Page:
Genetic Risk Factors Found For Major Mental Disorders — But We All Have Them

A paper published February 28 in the Lancet reported the identification of genetic variations (SNPs) that mark an increased risk for ADHD, autism spectrum disorder, bipolar disorder, major depressive disorder, and schizophrenia. The paper was based on meta-analysis of four previous genome-wide association studies that had targeted these conditions individually. From the whole-genome data, the group identified four specific variations that affect the overall risk of all five disorders, at least in those of European ancestry.

Two of these variations corresponded to the genes CACNA1C and CACNB2, which work together to allow calcium into a cell in response to changes in the tiny voltage across the cell's membrane. These genes may control nerves in the brain, but they also control blood pressure. Blood pressure has been identified one of several cardiometabolic factors linked to the risk of schizophrenia. The authors have suggested that it may be worth studying existing high blood pressure medications for psychiatric use.

Two other genes are more difficult to identify. This is because of linkage disequilibrium, a common effect in the human genome which makes it hard to tell which of a set of adjacent variations is responsible for psychiatric trouble because they all match. Ordinarily, SNPs are shuffled by the swapping of genes between related chromosomes. In linkage disequilibrium, that doesn't happen, so looking at any SNP in a broad region of DNA — in one of these examples, a million "letters" of the DNA code — gives the same statistical result. As a result, the precise genes involved in those SNPs cannot be identified, but the possibilities are narrowed down from 30,000 genes to 30.

Unfortunately, the power of whole-genome studies is limited by the extraordinary degree of certainty needed to obtain usable results.  Because the Consortium tested gene sequences at 1.25 million SNPs, for them to prove an association they needed to use a threshold of about 1 in 24 million, allowing the traditional (though arbitrary) 5% chance that one of the genes they report is merely a chance association. This is achieved only by examining all these sequences from 60,000 people, and even that gives only enough statistical power to find four genes.

However, the Consortium was able to delve deeper into the statistics to analyze a restricted subset of genes that had previously been associated with one of the five disorders, using that data to deduce that one of them, NT5C2, is linked with all five conditions. This genetic variant, previously identified as a risk factor for schizophrenia, helps to regulate purine metabolism, a process linked to several conditions such as purine autism. They evaluated eleven others, finding that some identified with bipolar disorder or schizophrenia appear specific to those conditions, while several others linked with schizophrenia have a broader impact on autism or major depressive disorder.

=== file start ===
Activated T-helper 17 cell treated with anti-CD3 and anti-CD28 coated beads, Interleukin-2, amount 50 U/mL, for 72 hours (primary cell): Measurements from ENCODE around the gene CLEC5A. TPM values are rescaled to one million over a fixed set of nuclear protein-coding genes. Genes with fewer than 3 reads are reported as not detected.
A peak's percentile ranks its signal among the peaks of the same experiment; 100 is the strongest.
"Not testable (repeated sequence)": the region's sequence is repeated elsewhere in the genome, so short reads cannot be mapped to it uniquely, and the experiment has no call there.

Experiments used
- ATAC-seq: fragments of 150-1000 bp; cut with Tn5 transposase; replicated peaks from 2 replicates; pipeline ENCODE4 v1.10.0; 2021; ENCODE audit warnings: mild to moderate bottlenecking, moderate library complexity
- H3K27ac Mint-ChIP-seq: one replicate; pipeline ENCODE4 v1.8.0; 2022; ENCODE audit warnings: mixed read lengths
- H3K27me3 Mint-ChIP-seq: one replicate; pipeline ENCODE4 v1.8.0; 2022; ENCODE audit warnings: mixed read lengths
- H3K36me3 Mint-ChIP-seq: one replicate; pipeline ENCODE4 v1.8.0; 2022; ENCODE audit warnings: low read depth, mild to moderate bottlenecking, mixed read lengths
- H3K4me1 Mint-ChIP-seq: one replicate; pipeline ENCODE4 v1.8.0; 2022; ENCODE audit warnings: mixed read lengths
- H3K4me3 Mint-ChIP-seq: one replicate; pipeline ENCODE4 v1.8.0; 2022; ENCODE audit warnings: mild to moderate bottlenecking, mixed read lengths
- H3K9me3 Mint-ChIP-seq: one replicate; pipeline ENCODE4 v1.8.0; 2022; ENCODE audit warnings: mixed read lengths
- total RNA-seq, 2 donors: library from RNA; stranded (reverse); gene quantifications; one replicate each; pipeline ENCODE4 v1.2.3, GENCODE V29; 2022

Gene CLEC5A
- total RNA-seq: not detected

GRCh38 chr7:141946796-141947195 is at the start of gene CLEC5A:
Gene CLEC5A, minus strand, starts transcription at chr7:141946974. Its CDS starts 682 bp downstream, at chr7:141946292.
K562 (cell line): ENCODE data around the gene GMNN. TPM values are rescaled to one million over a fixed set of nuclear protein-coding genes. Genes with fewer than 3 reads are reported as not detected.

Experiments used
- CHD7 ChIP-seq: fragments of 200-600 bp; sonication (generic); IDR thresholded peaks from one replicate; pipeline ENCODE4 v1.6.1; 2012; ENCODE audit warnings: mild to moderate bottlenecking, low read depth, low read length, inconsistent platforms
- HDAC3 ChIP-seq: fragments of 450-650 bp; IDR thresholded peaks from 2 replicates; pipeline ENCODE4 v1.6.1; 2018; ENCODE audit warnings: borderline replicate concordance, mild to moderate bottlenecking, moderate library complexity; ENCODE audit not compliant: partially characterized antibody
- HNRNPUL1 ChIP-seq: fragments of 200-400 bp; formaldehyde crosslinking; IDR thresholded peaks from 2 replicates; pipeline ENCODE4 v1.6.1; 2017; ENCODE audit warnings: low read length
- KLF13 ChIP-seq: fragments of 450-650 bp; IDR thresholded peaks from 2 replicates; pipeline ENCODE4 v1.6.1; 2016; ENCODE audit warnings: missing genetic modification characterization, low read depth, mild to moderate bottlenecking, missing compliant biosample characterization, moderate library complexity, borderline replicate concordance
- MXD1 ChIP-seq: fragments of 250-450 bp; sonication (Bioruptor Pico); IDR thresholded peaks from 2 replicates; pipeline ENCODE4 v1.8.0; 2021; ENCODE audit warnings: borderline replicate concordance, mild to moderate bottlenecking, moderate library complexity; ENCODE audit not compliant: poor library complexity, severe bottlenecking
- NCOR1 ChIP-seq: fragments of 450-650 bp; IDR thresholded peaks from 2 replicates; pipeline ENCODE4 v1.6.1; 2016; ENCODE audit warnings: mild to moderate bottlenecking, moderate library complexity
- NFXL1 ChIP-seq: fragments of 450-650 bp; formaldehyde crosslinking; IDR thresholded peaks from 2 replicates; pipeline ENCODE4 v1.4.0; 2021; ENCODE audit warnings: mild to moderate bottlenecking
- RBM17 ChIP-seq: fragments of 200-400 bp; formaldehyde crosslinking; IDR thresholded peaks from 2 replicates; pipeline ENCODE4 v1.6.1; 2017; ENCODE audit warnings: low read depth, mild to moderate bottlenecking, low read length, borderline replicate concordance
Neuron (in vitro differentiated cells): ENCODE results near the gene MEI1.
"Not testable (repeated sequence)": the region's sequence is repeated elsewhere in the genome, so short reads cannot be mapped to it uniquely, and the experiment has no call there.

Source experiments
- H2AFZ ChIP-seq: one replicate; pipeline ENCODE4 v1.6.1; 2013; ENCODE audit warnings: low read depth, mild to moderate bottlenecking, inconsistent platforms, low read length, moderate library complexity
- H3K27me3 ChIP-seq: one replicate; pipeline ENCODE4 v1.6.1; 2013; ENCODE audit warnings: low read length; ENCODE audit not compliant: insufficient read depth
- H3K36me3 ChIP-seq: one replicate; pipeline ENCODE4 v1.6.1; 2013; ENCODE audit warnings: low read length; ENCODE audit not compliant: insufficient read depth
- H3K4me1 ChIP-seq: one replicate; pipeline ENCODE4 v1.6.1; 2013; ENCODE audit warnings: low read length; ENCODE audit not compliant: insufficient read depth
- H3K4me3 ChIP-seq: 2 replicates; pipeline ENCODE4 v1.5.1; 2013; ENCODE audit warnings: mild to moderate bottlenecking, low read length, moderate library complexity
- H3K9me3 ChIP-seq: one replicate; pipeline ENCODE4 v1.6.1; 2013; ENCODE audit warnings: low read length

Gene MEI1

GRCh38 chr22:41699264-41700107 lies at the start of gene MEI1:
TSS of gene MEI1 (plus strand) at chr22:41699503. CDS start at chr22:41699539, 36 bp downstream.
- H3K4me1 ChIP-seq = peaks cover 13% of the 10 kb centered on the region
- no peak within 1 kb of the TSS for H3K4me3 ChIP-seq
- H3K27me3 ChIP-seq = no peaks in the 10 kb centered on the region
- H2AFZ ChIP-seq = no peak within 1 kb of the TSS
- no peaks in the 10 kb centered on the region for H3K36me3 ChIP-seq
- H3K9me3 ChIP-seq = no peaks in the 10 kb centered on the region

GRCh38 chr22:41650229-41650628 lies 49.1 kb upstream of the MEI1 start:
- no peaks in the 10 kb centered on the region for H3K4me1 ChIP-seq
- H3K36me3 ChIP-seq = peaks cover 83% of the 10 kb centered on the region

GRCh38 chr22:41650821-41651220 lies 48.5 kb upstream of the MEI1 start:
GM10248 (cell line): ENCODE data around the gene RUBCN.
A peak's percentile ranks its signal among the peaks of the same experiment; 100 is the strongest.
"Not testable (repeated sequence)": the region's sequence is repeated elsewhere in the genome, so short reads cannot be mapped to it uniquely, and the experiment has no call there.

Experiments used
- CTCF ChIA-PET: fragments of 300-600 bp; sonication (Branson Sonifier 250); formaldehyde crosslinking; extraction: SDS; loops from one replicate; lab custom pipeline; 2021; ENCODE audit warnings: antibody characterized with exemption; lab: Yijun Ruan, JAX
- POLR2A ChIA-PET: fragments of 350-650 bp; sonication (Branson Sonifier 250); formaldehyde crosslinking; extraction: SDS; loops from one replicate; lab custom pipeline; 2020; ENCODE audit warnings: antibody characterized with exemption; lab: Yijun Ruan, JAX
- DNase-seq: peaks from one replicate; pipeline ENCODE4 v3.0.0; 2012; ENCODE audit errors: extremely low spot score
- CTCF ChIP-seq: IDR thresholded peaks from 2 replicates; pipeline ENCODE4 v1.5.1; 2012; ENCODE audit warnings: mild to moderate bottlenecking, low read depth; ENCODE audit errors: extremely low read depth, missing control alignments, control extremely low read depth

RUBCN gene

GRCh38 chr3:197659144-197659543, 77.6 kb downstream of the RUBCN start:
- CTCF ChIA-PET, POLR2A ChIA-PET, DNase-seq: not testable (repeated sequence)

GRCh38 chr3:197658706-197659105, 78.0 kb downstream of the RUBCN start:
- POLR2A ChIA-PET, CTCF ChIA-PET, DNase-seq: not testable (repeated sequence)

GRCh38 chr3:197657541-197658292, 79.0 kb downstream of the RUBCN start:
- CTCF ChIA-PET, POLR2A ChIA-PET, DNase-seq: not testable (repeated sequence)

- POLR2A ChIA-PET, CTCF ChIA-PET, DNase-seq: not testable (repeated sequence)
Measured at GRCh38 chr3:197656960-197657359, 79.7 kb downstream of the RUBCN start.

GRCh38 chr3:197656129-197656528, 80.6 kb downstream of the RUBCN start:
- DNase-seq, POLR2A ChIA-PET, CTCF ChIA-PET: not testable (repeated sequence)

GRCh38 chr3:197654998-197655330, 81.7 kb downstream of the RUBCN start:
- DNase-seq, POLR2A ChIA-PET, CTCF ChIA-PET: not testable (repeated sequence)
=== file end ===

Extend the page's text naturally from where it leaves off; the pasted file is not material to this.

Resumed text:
The reason for choosing these five conditions was only that they were common and large amounts of data had been collected. It is possible to argue, as many have done, that there may be overlap or misdiagnosis linking the conditions, but it is hard to describe them all as forms of one genetic syndrome. It was even proposed in 2009 that autism and schizophrenia were opposite ends of a mental spectrum, based on overall variations in gene copy number seen in patients with the two conditions. Maybe what these researchers have really done is to identify the relatively rare non-risky versions of these genes as contributors to some physical mechanism of psychological normalcy.

It is incorrect to brand these variants as "genetic glitches" or "faulty genes." These are actually very common variants — all but one of the five genes mentioned above are the most common form of the gene found in European populations, and even that one occurs one-third of the time. Because most people have two copies of each gene, there is less than a 2% chance that we carry them all — but less than a one in a million chance we don't carry any of these risk factors.

Genetic variants this common are the winners of the cruel game of natural selection, so they cannot be seen as pathological. However, genetics is like a pick-up ball game: a player who passes the ball frequently may be an asset in most games, but not if the teammates who turn up that day can't catch. Most likely these genetic variants make up for a slightly increased risk of mental illness with some equally small benefit. However, we should also consider the uncertain but fascinating possibility that the two regions showing linkage disequilibrium have been the target of recent selection, and that we might actually be witnessing one tiny aspect of the ongoing evolution of the human mind.

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Mike Serfas

Mike Serfas received a Ph.D. in molecular biology in 1999, and has done basic research in systems ranging from colon tumors to butterfly wing patterns.

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